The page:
- The Washington Times - Friday, February 17, 2017

Facebook founder Marck Zuckerberg left no doubt Thursday where he stands on the issue of globalism: progress “requires” it, he said.

Mr. Zuckerberg said in a statement called “Building Global Community” on his social-media platform that globalism is “the next step” for humanity, even if advocates face tough questions whether they can “make a global community that works for everyone.”

“Our greatest opportunities are now global — like spreading prosperity and freedom, promoting peace and understanding, lifting people out of poverty, and accelerating science,” Mr. Zuckerberg wrote. “Our greatest challenges also need global responses — like ending terrorism, fighting climate change, and preventing pandemics. Progress now requires humanity coming together not just as cities or nations, but also as a global community.”

Mr. Zuckerberg, whose fortune tops $51 billion, lamented organized opposition to globalist movements.

Facebook stands for bringing us closer together and building a global community. When we began, this idea was not controversial,” he said. “Every year, the world got more connected and this was seen as a positive trend. Yet now, across the world there are people left behind by globalization, and movements for withdrawing from global connection. There are questions about whether we can make a global community that works for everyone, and whether the path ahead is to connect more or reverse course.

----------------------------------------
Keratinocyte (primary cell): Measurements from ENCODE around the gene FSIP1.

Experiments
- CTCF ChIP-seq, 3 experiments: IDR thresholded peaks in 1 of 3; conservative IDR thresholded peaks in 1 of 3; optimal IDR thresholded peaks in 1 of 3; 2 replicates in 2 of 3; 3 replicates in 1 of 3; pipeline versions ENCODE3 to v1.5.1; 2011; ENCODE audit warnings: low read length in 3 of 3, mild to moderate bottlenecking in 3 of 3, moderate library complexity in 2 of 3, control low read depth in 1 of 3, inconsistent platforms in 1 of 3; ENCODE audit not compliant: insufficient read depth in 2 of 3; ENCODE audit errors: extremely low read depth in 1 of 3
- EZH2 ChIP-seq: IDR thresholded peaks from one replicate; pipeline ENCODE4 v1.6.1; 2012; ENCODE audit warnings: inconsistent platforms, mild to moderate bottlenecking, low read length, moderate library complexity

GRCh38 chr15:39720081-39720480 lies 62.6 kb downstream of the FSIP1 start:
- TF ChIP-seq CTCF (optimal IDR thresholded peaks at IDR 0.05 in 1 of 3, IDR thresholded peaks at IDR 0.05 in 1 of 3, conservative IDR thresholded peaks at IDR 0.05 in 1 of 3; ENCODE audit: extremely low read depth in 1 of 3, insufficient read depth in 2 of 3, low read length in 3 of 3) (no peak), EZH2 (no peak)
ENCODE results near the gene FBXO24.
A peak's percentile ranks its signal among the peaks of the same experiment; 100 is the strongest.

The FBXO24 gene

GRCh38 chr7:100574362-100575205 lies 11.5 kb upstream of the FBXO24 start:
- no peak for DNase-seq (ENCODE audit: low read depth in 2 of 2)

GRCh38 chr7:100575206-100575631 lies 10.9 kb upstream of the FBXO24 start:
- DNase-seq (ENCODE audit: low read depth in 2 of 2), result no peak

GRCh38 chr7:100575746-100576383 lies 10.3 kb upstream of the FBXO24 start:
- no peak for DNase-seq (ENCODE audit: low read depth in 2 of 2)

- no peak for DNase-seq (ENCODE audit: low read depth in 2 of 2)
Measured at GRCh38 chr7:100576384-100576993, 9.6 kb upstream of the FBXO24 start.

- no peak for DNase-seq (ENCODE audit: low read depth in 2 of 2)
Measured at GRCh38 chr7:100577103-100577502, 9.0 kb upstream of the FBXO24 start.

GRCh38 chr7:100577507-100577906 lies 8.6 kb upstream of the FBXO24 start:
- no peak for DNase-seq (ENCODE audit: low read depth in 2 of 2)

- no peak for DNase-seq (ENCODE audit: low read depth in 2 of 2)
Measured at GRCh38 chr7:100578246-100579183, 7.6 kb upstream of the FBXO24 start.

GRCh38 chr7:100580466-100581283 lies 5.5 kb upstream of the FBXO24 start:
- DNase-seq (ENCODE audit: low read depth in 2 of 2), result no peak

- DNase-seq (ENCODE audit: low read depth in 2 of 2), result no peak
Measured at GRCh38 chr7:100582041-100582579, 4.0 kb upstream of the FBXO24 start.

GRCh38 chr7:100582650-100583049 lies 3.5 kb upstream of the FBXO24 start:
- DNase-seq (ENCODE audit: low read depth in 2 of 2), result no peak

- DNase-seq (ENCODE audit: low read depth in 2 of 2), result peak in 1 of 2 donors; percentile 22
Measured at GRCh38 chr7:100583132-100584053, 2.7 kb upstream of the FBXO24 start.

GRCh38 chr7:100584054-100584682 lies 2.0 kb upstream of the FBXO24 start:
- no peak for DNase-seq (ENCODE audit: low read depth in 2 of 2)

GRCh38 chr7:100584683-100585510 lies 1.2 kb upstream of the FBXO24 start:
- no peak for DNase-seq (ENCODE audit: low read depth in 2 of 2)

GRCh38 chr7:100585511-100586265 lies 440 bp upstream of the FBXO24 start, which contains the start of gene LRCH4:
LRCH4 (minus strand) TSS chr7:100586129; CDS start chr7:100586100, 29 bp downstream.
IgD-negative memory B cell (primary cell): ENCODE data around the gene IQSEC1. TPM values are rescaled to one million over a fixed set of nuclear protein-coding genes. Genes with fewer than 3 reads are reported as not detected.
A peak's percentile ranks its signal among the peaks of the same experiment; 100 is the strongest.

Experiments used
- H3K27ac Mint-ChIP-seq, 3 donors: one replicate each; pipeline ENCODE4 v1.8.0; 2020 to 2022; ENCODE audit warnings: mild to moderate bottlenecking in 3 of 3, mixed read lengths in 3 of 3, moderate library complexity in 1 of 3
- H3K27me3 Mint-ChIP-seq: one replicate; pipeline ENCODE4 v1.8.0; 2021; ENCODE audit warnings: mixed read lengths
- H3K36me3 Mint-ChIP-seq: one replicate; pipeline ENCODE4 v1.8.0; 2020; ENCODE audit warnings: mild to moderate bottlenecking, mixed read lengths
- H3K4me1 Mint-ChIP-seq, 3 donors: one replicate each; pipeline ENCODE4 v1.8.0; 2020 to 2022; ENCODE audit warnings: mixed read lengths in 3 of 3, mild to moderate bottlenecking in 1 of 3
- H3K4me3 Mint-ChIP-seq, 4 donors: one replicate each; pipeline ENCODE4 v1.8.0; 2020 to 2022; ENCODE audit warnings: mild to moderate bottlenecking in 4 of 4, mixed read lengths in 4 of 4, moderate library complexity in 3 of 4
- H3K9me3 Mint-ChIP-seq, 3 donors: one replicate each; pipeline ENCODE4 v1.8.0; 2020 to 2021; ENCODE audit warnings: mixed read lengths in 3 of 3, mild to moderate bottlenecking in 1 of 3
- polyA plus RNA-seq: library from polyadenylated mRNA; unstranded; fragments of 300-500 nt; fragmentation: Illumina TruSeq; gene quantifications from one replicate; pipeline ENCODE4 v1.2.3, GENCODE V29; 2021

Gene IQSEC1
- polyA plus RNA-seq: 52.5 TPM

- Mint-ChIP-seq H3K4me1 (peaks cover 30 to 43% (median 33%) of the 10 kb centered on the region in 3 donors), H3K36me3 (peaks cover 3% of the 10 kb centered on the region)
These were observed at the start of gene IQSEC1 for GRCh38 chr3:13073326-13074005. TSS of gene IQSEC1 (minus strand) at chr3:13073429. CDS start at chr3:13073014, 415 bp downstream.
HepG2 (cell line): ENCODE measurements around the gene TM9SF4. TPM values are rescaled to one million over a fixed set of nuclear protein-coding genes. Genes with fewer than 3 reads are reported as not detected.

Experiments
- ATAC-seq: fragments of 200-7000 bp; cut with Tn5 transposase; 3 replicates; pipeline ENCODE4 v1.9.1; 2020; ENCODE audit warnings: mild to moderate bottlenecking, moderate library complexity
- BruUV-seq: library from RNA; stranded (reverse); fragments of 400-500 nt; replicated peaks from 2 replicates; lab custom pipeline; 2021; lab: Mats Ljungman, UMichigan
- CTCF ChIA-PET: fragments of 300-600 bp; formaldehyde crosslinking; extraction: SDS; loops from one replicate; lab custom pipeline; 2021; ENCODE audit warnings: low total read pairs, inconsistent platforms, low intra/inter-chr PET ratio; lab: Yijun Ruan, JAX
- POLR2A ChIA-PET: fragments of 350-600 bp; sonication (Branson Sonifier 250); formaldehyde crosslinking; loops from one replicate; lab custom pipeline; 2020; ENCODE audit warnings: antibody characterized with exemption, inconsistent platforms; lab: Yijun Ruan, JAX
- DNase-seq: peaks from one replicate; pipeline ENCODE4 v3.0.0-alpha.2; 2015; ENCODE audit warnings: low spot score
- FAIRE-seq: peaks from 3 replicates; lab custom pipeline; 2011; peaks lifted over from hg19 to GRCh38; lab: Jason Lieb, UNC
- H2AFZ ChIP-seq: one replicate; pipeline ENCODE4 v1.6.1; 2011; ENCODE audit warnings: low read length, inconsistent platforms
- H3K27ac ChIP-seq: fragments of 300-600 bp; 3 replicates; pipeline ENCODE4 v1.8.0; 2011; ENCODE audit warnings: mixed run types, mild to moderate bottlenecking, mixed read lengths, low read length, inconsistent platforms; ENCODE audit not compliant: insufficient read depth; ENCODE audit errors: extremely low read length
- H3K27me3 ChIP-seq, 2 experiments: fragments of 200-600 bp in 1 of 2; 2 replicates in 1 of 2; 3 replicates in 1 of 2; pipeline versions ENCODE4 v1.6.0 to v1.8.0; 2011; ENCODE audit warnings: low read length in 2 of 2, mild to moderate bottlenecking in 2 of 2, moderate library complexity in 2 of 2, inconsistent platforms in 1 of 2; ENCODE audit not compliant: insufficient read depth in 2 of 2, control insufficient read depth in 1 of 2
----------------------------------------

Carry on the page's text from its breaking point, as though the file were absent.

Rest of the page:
“In times like these, the most important thing we at Facebook can do is develop the social infrastructure to give people the power to build a global community that works for all of us,” he said.

Mr. Zuckerberg said that supporters of the globalist philosophy will need to address the five following questions moving forward:

  • “How do we help people build supportive communities that strengthen traditional institutions in a world where membership in these institutions is declining?”
  • “How do we help people build a safe community that prevents harm, helps during crises and rebuilds afterwards in a world where anyone across the world can affect us?”
  • “How do we help people build an informed community that exposes us to new ideas and builds common understanding in a world where every person has a voice?”
  • “How do we help people build a civically-engaged community in a world where participation in voting sometimes includes less than half our population?”
  • “How do we help people build an inclusive community that reflects our collective values and common humanity from local to global levels, spanning cultures, nations and regions in a world with few examples of global communities?”

The businessman went on to address concerns about “fake” news, and Facebook’s goal of fostering a social-media environment that cultivates “common understanding.”

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